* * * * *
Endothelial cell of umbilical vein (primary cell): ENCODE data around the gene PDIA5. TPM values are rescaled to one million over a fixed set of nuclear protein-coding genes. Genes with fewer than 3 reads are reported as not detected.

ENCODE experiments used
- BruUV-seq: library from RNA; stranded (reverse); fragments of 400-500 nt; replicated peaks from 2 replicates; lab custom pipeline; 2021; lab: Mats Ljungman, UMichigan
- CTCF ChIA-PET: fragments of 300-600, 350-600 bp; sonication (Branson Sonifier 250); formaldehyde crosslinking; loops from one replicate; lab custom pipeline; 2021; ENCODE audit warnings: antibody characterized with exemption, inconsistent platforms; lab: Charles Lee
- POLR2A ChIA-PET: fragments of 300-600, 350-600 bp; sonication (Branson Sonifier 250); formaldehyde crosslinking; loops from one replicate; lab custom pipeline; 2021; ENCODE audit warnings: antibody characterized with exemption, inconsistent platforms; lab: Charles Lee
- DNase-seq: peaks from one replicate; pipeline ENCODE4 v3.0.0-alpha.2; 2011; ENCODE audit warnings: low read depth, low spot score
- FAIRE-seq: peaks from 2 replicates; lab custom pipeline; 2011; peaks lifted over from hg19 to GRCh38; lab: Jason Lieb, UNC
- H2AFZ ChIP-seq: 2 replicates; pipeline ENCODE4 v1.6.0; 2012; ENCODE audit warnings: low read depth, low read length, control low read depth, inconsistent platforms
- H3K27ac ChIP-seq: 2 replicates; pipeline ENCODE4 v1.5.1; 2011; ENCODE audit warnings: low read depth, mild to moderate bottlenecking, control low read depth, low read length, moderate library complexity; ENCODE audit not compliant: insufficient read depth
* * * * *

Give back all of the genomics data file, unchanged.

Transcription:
Endothelial cell of umbilical vein (primary cell): ENCODE data around the gene PDIA5. TPM values are rescaled to one million over a fixed set of nuclear protein-coding genes. Genes with fewer than 3 reads are reported as not detected.

ENCODE experiments used
- BruUV-seq: library from RNA; stranded (reverse); fragments of 400-500 nt; replicated peaks from 2 replicates; lab custom pipeline; 2021; lab: Mats Ljungman, UMichigan
- CTCF ChIA-PET: fragments of 300-600, 350-600 bp; sonication (Branson Sonifier 250); formaldehyde crosslinking; loops from one replicate; lab custom pipeline; 2021; ENCODE audit warnings: antibody characterized with exemption, inconsistent platforms; lab: Charles Lee
- POLR2A ChIA-PET: fragments of 300-600, 350-600 bp; sonication (Branson Sonifier 250); formaldehyde crosslinking; loops from one replicate; lab custom pipeline; 2021; ENCODE audit warnings: antibody characterized with exemption, inconsistent platforms; lab: Charles Lee
- DNase-seq: peaks from one replicate; pipeline ENCODE4 v3.0.0-alpha.2; 2011; ENCODE audit warnings: low read depth, low spot score
- FAIRE-seq: peaks from 2 replicates; lab custom pipeline; 2011; peaks lifted over from hg19 to GRCh38; lab: Jason Lieb, UNC
- H2AFZ ChIP-seq: 2 replicates; pipeline ENCODE4 v1.6.0; 2012; ENCODE audit warnings: low read depth, low read length, control low read depth, inconsistent platforms
- H3K27ac ChIP-seq: 2 replicates; pipeline ENCODE4 v1.5.1; 2011; ENCODE audit warnings: low read depth, mild to moderate bottlenecking, control low read depth, low read length, moderate library complexity; ENCODE audit not compliant: insufficient read depth